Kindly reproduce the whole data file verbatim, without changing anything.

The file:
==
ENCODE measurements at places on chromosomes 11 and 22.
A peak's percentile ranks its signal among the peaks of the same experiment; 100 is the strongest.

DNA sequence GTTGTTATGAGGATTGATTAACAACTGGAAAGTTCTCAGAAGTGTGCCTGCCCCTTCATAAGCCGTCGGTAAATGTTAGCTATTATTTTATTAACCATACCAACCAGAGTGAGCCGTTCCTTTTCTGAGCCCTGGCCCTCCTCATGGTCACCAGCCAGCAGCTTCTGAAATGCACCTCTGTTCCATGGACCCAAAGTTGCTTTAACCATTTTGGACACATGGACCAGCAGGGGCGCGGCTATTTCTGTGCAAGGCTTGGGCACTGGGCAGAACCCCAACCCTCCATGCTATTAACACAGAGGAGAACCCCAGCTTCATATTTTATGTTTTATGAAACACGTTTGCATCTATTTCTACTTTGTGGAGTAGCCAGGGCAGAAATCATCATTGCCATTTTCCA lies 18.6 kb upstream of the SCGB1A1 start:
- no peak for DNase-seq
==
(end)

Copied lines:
ENCODE measurements at places on chromosomes 11 and 22.
A peak's percentile ranks its signal among the peaks of the same experiment; 100 is the strongest.

DNA sequence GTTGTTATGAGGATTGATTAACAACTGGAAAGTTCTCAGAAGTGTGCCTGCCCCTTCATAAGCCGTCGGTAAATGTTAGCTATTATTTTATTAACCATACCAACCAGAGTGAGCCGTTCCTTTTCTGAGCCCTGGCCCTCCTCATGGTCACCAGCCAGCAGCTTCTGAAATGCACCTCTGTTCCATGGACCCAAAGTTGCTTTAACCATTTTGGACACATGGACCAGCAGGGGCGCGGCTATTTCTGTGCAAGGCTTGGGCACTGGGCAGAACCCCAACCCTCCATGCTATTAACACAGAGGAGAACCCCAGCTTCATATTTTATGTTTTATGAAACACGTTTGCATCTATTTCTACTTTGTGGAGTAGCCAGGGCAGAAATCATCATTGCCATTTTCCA lies 18.6 kb upstream of the SCGB1A1 start:
- no peak for DNase-seq